Andrew Jacksons presidency.

Essay by dizza1877High School, 12th gradeA+, May 2003

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During the presidency of Andrew Jackson, some may argue that he did not up hold to political democracy, the practice of the supreme power being held by the people and individual liberty, the ability for people to possess rights and be free. Incidents such as the Indian Removal Act, Southern Tariffs, Nullification Crisis, and the Gag Rule are some examples that help support that Jacksonian Democrats hardly protected the Constitution or its people.

The Nullification Crisis started when the charter of the bank went up and Congress approved of the recharter of the bank in 1832. Jackson vetoed it on the grounds that it was a private monopoly, it was immune to state taxes, and it gave to much power to too few people. He was against the bank personally because he felt that it catered to the rich and not the common man as supported in Document B.

The veto stood, because Congress did not override it. To kill the bank, Jackson removed federal money and put it into state banks instead. The area of debate is that in doing this, the common people gained power, but the currency system wasn't regulated well and went out of control, causing economic instability. The Specie Circular is another example of Jackson's bad judgment. This provided that after August of 1836, only gold or silver would be accepted as payment for federal lands. He sought to end the monopoly of public lands and the "ruinous extension" of bank notes which came about from the Deposit Act, but it only damaged the economy more. This was another disaster, which was soon after, overturned by Congress. Jackson didn't uphold to political democracy with these incidents. Much damage came about to the economy from his decisions.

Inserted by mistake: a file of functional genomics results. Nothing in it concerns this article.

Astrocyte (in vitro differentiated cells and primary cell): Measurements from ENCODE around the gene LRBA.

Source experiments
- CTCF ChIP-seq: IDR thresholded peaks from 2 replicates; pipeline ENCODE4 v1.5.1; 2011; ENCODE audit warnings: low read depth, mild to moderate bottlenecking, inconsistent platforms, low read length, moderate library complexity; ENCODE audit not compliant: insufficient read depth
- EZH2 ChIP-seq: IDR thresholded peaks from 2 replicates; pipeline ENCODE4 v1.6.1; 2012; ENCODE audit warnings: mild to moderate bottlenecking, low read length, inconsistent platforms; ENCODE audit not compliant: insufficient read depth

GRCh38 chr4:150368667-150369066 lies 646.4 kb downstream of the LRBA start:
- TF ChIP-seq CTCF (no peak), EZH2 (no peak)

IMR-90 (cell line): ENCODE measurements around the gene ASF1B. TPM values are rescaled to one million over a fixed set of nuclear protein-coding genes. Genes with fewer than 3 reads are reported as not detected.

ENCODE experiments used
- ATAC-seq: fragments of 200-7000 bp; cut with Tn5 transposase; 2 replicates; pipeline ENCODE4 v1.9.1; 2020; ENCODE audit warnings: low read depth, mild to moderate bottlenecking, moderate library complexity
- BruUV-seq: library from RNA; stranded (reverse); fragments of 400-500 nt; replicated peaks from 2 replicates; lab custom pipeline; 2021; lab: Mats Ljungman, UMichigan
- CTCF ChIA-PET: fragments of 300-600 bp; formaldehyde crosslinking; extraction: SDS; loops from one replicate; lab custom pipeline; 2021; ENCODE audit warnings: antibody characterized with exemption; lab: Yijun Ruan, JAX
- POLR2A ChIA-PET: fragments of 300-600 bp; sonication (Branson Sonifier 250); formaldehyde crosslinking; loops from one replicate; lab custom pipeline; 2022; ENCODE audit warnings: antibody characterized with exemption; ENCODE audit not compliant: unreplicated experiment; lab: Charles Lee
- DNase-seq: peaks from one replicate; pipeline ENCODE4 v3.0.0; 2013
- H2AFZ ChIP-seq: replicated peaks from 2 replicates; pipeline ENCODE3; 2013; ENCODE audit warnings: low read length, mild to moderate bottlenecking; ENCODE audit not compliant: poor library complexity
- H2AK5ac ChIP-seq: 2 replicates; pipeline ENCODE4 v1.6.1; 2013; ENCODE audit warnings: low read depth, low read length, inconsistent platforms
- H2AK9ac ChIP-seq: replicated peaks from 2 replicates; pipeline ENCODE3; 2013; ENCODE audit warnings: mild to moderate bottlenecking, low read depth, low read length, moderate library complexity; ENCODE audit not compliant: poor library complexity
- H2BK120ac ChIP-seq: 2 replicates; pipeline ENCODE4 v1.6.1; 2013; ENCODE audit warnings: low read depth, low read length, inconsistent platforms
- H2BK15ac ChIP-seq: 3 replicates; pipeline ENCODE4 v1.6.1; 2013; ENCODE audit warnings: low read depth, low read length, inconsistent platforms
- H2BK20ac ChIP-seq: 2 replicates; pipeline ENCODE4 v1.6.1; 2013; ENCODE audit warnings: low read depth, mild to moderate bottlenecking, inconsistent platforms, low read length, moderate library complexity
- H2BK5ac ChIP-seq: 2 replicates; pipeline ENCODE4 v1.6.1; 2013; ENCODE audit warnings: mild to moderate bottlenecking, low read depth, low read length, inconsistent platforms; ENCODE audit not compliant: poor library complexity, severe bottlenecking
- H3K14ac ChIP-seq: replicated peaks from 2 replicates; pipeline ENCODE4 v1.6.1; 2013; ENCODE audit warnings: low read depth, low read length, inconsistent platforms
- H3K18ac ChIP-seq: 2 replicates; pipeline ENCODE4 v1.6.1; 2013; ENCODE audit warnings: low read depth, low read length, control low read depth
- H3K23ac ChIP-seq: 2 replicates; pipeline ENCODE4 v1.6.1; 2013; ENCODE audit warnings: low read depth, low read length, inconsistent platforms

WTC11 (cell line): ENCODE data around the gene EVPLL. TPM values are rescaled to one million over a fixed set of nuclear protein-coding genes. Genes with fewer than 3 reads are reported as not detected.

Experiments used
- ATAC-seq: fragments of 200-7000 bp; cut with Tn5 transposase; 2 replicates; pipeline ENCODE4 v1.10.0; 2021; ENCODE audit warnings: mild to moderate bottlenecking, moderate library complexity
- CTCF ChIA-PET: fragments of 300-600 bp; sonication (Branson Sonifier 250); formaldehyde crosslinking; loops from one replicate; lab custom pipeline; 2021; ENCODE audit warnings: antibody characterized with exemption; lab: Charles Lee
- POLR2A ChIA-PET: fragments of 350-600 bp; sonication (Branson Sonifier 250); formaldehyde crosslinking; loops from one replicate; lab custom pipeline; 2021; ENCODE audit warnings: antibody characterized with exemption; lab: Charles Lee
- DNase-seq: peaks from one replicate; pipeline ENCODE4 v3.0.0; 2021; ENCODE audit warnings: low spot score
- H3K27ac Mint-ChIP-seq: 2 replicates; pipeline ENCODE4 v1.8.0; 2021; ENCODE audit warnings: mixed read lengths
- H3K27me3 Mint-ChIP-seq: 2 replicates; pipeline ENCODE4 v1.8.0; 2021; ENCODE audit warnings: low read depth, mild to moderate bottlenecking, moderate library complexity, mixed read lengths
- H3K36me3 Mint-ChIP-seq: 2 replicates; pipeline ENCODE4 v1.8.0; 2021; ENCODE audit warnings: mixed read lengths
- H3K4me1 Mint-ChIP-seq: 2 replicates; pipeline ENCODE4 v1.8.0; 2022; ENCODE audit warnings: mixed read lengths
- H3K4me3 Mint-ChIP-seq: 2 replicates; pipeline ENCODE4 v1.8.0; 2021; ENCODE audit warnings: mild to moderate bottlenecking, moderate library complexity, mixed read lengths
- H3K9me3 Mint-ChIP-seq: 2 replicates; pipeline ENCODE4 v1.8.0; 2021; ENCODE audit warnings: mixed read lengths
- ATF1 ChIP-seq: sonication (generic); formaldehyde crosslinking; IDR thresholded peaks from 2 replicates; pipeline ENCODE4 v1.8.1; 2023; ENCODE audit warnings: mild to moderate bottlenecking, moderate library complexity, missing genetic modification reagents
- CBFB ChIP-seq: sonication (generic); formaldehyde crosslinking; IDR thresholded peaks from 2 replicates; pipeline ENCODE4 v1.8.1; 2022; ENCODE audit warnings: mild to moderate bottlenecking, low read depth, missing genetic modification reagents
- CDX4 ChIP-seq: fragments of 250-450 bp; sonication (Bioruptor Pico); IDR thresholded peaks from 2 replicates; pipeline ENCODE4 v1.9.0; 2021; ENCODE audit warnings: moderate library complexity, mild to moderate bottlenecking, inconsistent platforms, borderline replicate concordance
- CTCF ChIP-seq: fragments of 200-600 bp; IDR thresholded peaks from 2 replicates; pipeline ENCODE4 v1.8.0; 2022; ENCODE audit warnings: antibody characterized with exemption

The idea of political democracy fell apart with...